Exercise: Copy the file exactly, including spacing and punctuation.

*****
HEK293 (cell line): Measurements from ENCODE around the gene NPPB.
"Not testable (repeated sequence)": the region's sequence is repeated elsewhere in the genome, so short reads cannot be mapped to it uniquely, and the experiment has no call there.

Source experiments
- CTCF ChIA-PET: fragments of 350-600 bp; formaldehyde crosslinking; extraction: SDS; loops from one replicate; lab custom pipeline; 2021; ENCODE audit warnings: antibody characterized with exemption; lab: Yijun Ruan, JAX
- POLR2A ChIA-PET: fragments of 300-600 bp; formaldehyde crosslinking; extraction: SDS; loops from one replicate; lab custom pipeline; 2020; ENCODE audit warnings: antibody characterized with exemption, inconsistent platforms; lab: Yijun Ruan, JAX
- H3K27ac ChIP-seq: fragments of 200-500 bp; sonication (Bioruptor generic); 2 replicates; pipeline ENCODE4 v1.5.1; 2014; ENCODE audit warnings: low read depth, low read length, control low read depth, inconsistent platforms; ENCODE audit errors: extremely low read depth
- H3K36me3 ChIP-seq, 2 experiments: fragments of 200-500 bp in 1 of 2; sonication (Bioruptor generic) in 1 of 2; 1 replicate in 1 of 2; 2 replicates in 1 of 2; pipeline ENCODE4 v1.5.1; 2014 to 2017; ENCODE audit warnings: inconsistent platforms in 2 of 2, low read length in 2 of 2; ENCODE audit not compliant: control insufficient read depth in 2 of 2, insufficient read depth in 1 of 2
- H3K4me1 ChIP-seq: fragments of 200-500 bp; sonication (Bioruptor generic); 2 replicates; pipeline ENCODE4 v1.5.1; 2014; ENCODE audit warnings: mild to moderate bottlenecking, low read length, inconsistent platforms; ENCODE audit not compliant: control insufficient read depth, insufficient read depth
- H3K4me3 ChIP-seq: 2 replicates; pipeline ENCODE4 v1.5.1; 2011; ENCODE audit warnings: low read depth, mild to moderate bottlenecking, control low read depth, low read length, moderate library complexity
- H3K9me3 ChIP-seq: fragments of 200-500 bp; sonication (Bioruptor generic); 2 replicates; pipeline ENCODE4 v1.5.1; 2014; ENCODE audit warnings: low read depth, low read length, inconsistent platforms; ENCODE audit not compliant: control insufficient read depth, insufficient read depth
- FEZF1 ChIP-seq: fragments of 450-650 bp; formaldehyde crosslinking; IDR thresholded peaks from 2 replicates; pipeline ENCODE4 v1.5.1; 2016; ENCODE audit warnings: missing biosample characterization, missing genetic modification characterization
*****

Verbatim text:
HEK293 (cell line): Measurements from ENCODE around the gene NPPB.
"Not testable (repeated sequence)": the region's sequence is repeated elsewhere in the genome, so short reads cannot be mapped to it uniquely, and the experiment has no call there.

Source experiments
- CTCF ChIA-PET: fragments of 350-600 bp; formaldehyde crosslinking; extraction: SDS; loops from one replicate; lab custom pipeline; 2021; ENCODE audit warnings: antibody characterized with exemption; lab: Yijun Ruan, JAX
- POLR2A ChIA-PET: fragments of 300-600 bp; formaldehyde crosslinking; extraction: SDS; loops from one replicate; lab custom pipeline; 2020; ENCODE audit warnings: antibody characterized with exemption, inconsistent platforms; lab: Yijun Ruan, JAX
- H3K27ac ChIP-seq: fragments of 200-500 bp; sonication (Bioruptor generic); 2 replicates; pipeline ENCODE4 v1.5.1; 2014; ENCODE audit warnings: low read depth, low read length, control low read depth, inconsistent platforms; ENCODE audit errors: extremely low read depth
- H3K36me3 ChIP-seq, 2 experiments: fragments of 200-500 bp in 1 of 2; sonication (Bioruptor generic) in 1 of 2; 1 replicate in 1 of 2; 2 replicates in 1 of 2; pipeline ENCODE4 v1.5.1; 2014 to 2017; ENCODE audit warnings: inconsistent platforms in 2 of 2, low read length in 2 of 2; ENCODE audit not compliant: control insufficient read depth in 2 of 2, insufficient read depth in 1 of 2
- H3K4me1 ChIP-seq: fragments of 200-500 bp; sonication (Bioruptor generic); 2 replicates; pipeline ENCODE4 v1.5.1; 2014; ENCODE audit warnings: mild to moderate bottlenecking, low read length, inconsistent platforms; ENCODE audit not compliant: control insufficient read depth, insufficient read depth
- H3K4me3 ChIP-seq: 2 replicates; pipeline ENCODE4 v1.5.1; 2011; ENCODE audit warnings: low read depth, mild to moderate bottlenecking, control low read depth, low read length, moderate library complexity
- H3K9me3 ChIP-seq: fragments of 200-500 bp; sonication (Bioruptor generic); 2 replicates; pipeline ENCODE4 v1.5.1; 2014; ENCODE audit warnings: low read depth, low read length, inconsistent platforms; ENCODE audit not compliant: control insufficient read depth, insufficient read depth
- FEZF1 ChIP-seq: fragments of 450-650 bp; formaldehyde crosslinking; IDR thresholded peaks from 2 replicates; pipeline ENCODE4 v1.5.1; 2016; ENCODE audit warnings: missing biosample characterization, missing genetic modification characterization